Is this popular ice cream stabilizer safe for use in food?

By Teodora Lyubomirova

- Last updated on GMT

Tara gum is commonly used as a thickener, including in ice cream. Image: Getty/Magone
Tara gum is commonly used as a thickener, including in ice cream. Image: Getty/Magone

Related tags Ice cream

Commonly used as a stabilizer in the food industry including in ice cream, tara gum is derived from the same plant that the ‘unsafe’ plant protein comes from.

The US Food and Drug Administration (FDA) has announced that tara flour, a plant-based protein derived from the tara seed germ of the plant Caesalpinia spinosa (pictured, right) does not meet the regulator’s criteria for general recognition of safety due to ‘inadequate scientific data and information demonstrating the safety of its consumption’.

Getty/Carlos Herreros fotografia

The FDA found a lack of sufficient data to establish the ingredient was safe for use in food while at the same time it found research that linked the ingredient to possible risk of liver injury.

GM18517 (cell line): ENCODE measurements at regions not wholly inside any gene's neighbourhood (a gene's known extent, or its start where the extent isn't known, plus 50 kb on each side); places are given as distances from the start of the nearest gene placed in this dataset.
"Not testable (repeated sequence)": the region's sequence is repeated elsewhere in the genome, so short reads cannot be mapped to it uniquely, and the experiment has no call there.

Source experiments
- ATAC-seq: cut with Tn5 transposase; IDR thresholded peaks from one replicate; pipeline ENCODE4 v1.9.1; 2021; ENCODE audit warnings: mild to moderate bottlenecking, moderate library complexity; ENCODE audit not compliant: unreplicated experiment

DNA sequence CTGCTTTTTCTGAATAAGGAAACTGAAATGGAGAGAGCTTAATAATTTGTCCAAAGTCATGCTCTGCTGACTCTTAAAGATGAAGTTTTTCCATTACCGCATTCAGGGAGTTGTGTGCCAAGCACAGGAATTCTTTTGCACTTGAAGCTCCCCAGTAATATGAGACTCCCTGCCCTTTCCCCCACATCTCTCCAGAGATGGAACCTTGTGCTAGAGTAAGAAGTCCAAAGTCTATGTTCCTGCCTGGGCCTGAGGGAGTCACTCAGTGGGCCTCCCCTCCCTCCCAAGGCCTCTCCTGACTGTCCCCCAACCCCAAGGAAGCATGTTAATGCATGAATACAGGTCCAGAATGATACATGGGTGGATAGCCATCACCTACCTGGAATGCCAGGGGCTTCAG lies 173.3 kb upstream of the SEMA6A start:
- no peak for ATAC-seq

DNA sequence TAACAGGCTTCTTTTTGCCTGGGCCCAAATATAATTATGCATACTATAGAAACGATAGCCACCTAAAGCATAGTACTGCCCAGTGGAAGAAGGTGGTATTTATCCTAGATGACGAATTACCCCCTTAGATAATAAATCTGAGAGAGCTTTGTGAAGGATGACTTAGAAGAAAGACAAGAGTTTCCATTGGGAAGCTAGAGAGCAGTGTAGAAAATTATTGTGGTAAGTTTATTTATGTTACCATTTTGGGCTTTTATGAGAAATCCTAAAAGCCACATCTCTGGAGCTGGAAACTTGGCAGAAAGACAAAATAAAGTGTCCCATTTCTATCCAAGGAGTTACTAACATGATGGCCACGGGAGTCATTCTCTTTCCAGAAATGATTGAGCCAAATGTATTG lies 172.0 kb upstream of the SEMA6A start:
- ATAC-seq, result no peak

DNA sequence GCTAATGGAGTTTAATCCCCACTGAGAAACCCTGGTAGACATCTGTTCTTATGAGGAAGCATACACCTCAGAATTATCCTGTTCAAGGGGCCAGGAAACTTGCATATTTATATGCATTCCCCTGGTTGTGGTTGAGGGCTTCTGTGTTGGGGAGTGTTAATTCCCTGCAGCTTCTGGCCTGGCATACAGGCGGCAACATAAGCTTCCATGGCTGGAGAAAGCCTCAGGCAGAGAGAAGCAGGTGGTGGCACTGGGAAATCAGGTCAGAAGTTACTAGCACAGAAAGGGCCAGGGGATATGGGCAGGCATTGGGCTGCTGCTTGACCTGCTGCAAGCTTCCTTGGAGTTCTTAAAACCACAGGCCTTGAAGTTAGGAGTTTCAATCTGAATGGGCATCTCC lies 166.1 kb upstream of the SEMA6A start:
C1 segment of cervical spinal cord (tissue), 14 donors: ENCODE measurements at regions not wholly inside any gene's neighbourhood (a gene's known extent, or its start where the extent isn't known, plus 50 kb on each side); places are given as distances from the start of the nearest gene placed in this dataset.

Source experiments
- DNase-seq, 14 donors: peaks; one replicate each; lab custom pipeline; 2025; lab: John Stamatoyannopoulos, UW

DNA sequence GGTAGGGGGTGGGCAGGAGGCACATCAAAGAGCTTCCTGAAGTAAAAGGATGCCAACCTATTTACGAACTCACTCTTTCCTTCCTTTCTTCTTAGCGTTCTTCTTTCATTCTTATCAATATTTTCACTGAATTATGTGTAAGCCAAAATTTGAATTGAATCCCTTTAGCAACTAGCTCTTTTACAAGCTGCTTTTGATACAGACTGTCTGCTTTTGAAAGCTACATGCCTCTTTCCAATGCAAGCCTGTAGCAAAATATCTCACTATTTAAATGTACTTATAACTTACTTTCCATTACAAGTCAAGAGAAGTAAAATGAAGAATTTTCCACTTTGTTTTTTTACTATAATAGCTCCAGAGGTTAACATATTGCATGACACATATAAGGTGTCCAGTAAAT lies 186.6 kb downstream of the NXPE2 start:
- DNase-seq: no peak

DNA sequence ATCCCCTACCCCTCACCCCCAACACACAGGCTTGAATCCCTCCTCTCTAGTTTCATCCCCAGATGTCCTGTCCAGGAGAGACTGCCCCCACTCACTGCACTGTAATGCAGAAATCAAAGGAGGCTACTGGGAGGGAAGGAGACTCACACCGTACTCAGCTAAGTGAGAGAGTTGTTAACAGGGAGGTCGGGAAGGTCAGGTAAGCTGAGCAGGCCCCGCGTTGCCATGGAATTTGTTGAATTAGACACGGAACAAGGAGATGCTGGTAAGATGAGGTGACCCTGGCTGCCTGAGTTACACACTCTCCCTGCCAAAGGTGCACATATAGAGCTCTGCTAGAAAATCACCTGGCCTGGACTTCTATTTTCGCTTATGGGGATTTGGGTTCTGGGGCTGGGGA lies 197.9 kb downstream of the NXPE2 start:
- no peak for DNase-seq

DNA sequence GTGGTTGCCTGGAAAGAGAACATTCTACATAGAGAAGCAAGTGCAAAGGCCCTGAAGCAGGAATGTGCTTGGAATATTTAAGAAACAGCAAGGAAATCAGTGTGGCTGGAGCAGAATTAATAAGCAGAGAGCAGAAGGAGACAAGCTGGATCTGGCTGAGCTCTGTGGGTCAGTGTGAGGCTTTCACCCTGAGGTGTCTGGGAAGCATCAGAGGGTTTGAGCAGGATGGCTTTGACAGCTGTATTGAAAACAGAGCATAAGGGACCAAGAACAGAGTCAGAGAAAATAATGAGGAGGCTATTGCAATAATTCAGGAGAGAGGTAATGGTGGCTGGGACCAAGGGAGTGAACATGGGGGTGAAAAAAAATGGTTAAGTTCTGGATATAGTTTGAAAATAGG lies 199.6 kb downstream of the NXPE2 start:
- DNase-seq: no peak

The announcement comes in response to an investigation of a foodbourne outbreak when tara flour was found in Daily Harvest French Lentil + Leek Crumbles in 2022.

If tara flour is ‘unsafe’, where does this leave tara gum?

Caesalpinia spinosa, more commonly known as tara, is a leguminous tree native to Peru and other regions of South America.

Its pods are used in leather production and its seeds comprise an endosperm and a germ component that can be processed into tara gum and tara flour, respectively.

Because tara gum is derived from a different part of the plant, it is entirely distinct from the ‘unsafe’ flour ingredient, the FDA has clarified.

This means tara gum is safe for use in food, including in its current uses as a thickening agent and stabilizer in ice cream.

Related topics Ingredients

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